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Student's rare blood bonds Kazakhstan and China

By Liu Xiaoli in Haikou and Zhao Xinying in Beijing | China Daily | Updated: 2013-09-12 07:33

Student's rare blood bonds Kazakhstan and China

Li Jianbao, president of Hainan University, praises Tulenov Ruslan for donating blood after the opening ceremony of the university's new semester on Wednesday. Huang Yiming / China Daily

Tulenov Ruslan, a Kazakh who first came to China in 2008 when he was 16, never thought that he and his rare blood type would become symbols of friendship between China and his mother country.

President Xi Jinping, in Kazakhstan on Saturday for a state visit, mentioned Ruslan in a speech at Nazarbayev University. Xi noted that Ruslan has donated blood twice a year since he began studying at Hainan University in China in 2009.

Ruslan has type Rh-negative blood, which is rare in China and therefore called "panda blood" by Chinese people. It is often difficult for Chinese patients with this blood type to find a match.

Xi said Ruslan, who donates his blood for free, has helped relieve the pain of many Chinese patients. Ruslan said he was completely surprised when he heard Xi's speech.

"I didn't think donating blood was a big deal, so I was surprised to hear that the president mentioned me on his visit to my country," said Ruslan, who added that he called his mother immediately upon hearing the speech to share the excitement.

Born in 1992, Ruslan was raised by his single mother in Kazakhstan. When he was 16, he became interested in Hainan after looking at a map of the world and seeing its beautiful scenery on the Internet. In 2008, he made a solo trip to the southern island and soon made the decision to go to college there.

"I like the blue skies, the fresh air and the hospitable people here," he said.

After two years of studying the Chinese language at Hainan University, Ruslan was admitted in 2011 as a freshman pursuing a business administration major.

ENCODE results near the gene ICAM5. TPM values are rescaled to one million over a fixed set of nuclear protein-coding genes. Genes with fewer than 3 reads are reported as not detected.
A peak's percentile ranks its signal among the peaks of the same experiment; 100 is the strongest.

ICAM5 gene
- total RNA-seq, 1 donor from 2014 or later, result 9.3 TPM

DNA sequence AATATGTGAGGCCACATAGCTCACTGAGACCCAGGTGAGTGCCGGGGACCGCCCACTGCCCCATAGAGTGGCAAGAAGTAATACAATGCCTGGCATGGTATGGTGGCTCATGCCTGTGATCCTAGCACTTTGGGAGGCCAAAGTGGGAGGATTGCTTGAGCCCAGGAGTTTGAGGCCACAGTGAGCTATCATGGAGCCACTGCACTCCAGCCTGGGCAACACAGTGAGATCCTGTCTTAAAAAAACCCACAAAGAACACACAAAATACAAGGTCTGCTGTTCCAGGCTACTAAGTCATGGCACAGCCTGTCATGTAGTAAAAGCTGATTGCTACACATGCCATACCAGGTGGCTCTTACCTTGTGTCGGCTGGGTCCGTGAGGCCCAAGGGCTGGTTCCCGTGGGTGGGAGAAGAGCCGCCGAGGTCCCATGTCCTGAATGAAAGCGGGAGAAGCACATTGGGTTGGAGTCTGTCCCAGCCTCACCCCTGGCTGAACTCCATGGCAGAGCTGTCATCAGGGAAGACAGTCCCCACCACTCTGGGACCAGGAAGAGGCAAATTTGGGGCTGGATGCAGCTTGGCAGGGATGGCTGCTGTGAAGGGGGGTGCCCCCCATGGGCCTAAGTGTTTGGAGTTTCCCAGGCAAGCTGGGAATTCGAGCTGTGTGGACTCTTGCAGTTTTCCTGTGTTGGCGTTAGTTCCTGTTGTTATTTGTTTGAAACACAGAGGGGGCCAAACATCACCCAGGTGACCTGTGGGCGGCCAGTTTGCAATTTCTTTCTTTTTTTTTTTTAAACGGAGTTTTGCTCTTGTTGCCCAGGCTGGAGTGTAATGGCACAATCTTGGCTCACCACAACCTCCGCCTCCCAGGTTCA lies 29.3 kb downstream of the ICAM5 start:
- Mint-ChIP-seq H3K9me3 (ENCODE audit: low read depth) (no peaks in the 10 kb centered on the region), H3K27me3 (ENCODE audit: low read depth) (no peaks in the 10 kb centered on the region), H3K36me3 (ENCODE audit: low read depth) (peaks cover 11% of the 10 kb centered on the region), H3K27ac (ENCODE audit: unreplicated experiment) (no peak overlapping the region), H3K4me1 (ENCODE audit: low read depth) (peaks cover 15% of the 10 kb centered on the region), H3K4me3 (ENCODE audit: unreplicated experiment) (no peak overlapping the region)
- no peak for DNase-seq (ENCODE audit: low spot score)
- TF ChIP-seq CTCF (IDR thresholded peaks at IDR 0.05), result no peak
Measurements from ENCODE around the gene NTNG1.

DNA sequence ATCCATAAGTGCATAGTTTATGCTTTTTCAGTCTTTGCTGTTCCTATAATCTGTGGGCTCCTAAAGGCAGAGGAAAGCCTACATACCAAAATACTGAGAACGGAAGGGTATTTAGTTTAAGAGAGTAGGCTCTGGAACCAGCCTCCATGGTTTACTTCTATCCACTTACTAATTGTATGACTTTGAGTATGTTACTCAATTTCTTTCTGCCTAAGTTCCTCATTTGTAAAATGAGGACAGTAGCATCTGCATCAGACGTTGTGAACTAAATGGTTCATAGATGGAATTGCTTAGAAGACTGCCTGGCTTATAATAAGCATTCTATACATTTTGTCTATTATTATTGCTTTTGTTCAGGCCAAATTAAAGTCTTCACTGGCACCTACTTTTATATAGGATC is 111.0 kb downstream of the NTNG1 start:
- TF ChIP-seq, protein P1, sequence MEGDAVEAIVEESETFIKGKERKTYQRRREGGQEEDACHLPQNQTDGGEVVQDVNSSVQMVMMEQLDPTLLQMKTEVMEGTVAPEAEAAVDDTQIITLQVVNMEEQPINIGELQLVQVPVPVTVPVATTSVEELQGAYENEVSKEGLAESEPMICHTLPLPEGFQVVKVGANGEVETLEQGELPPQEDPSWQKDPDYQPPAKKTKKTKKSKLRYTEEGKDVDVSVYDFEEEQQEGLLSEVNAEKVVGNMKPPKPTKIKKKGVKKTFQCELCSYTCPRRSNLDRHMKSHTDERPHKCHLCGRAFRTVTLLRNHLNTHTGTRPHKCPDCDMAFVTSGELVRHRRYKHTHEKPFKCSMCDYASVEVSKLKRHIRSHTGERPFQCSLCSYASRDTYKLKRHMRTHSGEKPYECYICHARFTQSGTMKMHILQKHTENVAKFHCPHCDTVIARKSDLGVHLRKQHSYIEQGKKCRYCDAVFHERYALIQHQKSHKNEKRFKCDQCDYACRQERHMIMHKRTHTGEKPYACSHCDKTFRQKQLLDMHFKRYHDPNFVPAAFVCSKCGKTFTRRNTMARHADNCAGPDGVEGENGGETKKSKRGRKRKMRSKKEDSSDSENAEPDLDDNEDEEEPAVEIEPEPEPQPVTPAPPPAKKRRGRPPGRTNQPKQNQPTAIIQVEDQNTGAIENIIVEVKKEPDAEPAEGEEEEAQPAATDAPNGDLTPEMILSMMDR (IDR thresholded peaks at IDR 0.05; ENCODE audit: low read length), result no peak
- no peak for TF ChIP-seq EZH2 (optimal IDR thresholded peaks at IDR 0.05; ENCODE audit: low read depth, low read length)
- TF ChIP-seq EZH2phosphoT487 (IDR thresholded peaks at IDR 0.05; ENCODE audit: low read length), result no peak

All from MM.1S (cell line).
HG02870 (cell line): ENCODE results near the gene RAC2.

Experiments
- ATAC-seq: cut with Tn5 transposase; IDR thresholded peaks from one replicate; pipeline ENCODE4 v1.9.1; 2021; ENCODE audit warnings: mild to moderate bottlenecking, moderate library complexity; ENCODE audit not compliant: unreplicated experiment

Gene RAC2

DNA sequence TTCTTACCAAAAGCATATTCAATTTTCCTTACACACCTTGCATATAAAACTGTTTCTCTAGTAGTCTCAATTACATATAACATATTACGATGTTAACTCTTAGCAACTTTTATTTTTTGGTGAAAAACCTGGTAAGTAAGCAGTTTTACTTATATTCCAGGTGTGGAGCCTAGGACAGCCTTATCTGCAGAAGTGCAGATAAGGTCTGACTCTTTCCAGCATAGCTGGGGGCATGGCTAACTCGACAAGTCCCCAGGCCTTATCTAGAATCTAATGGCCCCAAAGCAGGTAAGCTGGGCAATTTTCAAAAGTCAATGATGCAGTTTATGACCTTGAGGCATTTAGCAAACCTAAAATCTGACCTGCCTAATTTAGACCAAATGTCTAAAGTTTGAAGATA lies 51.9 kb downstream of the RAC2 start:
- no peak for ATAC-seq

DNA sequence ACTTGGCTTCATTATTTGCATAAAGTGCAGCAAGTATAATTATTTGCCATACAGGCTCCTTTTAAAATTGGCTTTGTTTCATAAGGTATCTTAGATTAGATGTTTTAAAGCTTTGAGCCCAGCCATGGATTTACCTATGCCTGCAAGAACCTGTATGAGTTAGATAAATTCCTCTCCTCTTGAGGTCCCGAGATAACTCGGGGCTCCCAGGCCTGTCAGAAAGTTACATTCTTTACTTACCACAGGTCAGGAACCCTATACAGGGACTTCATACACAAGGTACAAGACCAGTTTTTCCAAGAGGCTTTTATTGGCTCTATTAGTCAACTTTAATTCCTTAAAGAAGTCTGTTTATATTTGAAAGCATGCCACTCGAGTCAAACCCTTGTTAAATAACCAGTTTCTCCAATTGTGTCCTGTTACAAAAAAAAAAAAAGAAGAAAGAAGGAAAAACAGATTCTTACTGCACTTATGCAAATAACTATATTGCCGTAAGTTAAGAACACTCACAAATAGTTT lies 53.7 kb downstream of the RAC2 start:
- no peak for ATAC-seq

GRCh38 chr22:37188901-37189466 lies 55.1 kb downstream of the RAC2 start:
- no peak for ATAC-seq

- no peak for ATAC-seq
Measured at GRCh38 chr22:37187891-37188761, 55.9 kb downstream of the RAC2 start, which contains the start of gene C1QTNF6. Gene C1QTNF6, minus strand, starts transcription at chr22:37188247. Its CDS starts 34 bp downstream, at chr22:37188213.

He first started donating his blood in 2009 after he heard that his rare type was badly needed and had the potential to save lives.

Today, having donated more than 1,000 millimeters of his blood, Ruslan is respected by many of his Chinese classmates and friends.

"I feel happy that my blood can help people," he said.

His hospitality and readiness to help others has also created friendships and compliments.

Kiyono Hirofumi, a Japanese student studying Chinese at Hainan University, said he knew nothing about Hainan when he first arrived. Ruslan, Hirofumi said, helped him a great deal in acclimating to life on the island.

"He told me where to have meals, how to make friends with Chinese students, and he also told me to learn Chinese by watching Chinese TV series," Hirofumi said. "He is a good friend of mine."

Yang Yunsheng, a professor at Hainan University, said Ruslan often helps teachers in their work with international students.

"There are dozens of students from Kazakhstan in our university," Yang said. "Ruslan is among the best."

Over the past four years, Ruslan has often taken part in sports and cultural activities around the university. This March, in a competition organized by the Ministry of Education that tested international students in China on their knowledge about Chinese culture, Ruslan won second place in the Hainan competition.

On Wednesday, Hainan University awarded Ruslan 100,000 yuan ($16,340) for his contributions to strengthening ties between China and Kazakhstan.

Ruslan said he never imagined that he would win the university award.

"I will give it to my mother because she raised me," he said.

He said he would like to settle down in Hainan if he is able to find a job on the island.

"I like Hainan and I am used to the lifestyle here," he said.

According to statistics from the Ministry of Education, the number of Kazakh students studying in China has been increasing. In 2012, there were 9,565 Kazakhs studying in China, up from 8,287 in 2011.

Contact the writer at liuxiaoli@chinadaily.com.cn


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